Ghostbusters was a favourite film of mine as a kid, so much so that when I was off school ill once I got a pad of paper and a pen and wrote out the whole script from memory. That script was co-written by Harold Ramis who died this week. As a tribute here is an extract from something I wrote on 2012…
A different attitude to wealth creation (from Brewster’s Millions) is on display in one of the classics of 1980s cinema, Ghostbusters.
Three government employees spend their days trying to seduce their female students with phony experiments and running away from ghosts. When this dismal level of productivity proves too low even for the public sector they are sacked and go private, though not without misgivings.
As Ray Stanz (Dan Aykroyd) warns Peter Venkman (Bill Murray), “Personally, I liked the university. They gave us money and facilities. We didn’t have to produce anything! You’ve never been out of college. You don’t know what it’s like out there. I’ve worked in the private sector. They expect results.”
Spotting a gap in the market (“We are on the threshold of establishing the indispensable defense science of the next decade. Professional paranormal investigations and eliminations. The franchise rights alone will make us rich beyond our wildest dreams”) the three borrow some money and set up the Ghostbusters.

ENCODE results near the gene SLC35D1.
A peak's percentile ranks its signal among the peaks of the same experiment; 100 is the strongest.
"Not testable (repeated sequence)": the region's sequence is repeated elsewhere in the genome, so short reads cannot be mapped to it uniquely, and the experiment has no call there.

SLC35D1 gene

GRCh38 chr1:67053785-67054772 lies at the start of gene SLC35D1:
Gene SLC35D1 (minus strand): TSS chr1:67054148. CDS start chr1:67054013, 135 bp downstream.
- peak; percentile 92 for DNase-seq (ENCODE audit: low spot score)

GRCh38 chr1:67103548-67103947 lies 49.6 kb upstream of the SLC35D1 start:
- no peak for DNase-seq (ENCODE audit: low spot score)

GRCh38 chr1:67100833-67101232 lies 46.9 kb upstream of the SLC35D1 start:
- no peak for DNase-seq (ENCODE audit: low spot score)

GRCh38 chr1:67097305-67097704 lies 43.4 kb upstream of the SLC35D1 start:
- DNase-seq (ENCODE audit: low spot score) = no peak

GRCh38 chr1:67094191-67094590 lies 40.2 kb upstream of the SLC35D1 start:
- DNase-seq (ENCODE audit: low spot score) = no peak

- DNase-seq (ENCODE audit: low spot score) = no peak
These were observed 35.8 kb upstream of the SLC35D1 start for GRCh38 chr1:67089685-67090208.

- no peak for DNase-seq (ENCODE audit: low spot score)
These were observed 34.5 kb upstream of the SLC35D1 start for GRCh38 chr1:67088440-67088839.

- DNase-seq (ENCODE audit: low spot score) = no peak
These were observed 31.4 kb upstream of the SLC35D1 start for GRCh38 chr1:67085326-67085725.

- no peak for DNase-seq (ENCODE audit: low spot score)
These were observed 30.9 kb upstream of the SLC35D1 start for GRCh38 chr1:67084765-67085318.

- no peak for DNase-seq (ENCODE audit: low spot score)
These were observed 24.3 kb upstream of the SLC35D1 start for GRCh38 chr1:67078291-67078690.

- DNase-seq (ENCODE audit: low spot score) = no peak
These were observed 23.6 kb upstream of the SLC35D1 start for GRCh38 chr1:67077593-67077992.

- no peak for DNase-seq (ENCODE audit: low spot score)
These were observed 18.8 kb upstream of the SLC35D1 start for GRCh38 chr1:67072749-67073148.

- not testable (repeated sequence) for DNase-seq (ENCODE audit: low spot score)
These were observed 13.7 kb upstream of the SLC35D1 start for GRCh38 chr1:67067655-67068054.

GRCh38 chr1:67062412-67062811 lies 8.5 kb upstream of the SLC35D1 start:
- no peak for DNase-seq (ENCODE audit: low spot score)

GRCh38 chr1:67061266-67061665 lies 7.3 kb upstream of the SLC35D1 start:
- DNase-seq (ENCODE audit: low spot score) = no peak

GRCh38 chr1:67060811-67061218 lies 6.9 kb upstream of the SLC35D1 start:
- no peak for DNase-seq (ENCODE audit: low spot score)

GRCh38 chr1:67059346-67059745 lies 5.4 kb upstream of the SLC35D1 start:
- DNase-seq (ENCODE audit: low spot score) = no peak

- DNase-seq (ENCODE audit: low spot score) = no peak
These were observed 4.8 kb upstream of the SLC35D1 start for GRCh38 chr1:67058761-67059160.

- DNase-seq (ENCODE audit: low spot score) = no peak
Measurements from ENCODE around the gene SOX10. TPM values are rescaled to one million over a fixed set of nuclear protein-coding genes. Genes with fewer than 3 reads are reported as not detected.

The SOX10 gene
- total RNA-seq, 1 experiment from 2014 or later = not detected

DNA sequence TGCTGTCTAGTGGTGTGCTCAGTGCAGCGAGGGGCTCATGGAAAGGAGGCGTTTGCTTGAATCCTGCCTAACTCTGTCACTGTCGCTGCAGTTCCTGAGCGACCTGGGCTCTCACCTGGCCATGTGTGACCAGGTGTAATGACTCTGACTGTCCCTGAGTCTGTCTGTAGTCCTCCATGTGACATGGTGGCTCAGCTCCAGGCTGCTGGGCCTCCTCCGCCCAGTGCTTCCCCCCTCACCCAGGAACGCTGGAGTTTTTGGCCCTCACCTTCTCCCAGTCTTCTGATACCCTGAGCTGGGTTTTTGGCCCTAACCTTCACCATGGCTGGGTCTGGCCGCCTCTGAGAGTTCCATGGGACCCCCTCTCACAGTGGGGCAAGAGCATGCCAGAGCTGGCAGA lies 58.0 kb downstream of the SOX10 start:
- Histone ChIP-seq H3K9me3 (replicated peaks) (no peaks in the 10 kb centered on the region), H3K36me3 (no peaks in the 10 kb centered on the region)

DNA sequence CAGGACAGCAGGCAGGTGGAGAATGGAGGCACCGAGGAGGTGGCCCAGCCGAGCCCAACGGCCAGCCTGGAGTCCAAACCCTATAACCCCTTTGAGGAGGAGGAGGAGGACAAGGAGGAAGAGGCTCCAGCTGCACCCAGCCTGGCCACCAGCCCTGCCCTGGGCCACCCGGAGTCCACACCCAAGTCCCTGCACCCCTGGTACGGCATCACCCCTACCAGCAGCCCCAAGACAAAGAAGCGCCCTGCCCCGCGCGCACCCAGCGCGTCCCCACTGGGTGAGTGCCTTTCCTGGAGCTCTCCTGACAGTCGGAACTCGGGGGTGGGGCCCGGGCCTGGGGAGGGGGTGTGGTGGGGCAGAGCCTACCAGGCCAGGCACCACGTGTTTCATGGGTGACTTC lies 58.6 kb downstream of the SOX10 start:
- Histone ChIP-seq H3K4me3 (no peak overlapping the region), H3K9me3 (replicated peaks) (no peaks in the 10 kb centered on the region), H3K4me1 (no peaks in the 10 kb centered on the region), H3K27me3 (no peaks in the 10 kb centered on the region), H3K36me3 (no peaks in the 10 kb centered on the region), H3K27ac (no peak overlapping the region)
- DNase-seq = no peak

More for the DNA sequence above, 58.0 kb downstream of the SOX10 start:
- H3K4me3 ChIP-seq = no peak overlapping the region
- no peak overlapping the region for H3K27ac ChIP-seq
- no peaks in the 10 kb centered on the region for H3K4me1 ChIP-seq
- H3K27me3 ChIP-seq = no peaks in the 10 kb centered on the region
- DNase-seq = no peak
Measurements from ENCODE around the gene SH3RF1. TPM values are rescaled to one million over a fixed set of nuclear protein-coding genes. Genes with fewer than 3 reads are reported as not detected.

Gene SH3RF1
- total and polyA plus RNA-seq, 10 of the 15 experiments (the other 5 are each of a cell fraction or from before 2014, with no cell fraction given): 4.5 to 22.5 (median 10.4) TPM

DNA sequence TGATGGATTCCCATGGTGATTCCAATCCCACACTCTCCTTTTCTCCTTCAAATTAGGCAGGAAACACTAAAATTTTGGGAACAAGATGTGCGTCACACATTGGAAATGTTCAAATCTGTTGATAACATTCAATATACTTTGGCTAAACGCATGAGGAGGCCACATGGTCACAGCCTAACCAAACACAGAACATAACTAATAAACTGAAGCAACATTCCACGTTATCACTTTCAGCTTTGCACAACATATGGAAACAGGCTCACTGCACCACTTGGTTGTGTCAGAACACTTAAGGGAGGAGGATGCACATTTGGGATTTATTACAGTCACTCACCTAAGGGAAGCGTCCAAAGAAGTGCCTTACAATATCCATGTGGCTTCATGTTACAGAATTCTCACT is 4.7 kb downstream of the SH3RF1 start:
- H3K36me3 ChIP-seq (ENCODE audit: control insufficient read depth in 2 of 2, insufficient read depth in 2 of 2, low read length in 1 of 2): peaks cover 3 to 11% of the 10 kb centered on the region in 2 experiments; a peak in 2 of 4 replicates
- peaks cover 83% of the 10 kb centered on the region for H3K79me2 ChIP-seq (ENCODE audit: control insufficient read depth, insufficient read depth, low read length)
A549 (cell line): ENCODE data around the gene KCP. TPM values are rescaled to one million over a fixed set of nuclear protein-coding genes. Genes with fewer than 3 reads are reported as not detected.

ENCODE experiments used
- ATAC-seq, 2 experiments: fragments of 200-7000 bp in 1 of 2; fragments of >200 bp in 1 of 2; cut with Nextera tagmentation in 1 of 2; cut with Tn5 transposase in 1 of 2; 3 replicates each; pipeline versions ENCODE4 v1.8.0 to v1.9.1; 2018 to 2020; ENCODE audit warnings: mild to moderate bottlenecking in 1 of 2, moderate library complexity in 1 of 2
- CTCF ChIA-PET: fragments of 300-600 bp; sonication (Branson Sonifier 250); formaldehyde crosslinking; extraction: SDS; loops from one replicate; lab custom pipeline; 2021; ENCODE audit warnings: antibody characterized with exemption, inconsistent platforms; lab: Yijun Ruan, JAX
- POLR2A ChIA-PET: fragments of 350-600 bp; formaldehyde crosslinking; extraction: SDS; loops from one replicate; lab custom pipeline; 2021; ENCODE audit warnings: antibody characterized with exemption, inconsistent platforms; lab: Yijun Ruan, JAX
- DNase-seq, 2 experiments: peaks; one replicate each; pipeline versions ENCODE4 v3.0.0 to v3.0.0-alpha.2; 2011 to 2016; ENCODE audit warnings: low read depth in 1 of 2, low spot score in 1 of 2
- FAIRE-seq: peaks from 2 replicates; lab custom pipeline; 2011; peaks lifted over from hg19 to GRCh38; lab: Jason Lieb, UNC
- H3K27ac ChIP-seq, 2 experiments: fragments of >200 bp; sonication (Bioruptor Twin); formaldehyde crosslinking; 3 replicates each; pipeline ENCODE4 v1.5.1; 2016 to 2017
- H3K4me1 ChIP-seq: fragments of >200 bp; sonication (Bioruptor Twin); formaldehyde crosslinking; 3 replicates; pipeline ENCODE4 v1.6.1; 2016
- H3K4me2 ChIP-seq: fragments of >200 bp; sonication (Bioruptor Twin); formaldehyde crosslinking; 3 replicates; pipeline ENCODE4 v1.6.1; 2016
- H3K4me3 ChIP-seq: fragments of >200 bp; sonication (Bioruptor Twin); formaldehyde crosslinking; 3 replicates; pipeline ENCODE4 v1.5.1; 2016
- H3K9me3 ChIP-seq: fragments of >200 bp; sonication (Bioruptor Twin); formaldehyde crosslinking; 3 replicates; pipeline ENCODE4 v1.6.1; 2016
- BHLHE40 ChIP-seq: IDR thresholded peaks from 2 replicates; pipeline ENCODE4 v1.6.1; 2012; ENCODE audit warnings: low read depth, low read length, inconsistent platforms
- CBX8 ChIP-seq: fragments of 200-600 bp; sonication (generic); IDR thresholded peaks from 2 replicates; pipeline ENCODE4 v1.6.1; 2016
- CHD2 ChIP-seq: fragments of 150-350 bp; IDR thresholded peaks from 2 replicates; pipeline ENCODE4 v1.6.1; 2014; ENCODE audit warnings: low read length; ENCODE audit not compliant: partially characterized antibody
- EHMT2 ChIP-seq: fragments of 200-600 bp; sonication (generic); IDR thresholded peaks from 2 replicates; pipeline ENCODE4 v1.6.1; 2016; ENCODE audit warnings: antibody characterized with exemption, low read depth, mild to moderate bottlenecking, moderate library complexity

Soon they are raking in $5,000 a night, getting coverage from Larry King and Time magazine, and taking on a black member of staff, no affirmative action needed.
Then up pops Walter Peck of the Environmental Protection Agency. “I want to know more about what you do here” he demands. “Frankly, there have been a lot of wild stories in the media and we want to assess for any possible environmental impact from your operation, for instance, the presence of noxious, possibly hazardous waste chemicals in your basement. Now you either show me what’s down there or I come back with a court order!”
With Venkman an unlikely John Galt the government steps in, shuts down the thriving private sector enterprise, and the town is flooded with ghosts.
Where Brewster’s Millions is an object lesson in the wasteful uselessness of Keynesian economics, Ghostbusters is one of the most pro free market films ever made, a hymn to the genius of capitalism and the clumsy damage wrought by government.
Or, to quote another economist, Milton Friedman, “If you put the federal government in charge of the Sahara Desert, in five years there’d be a shortage of sand”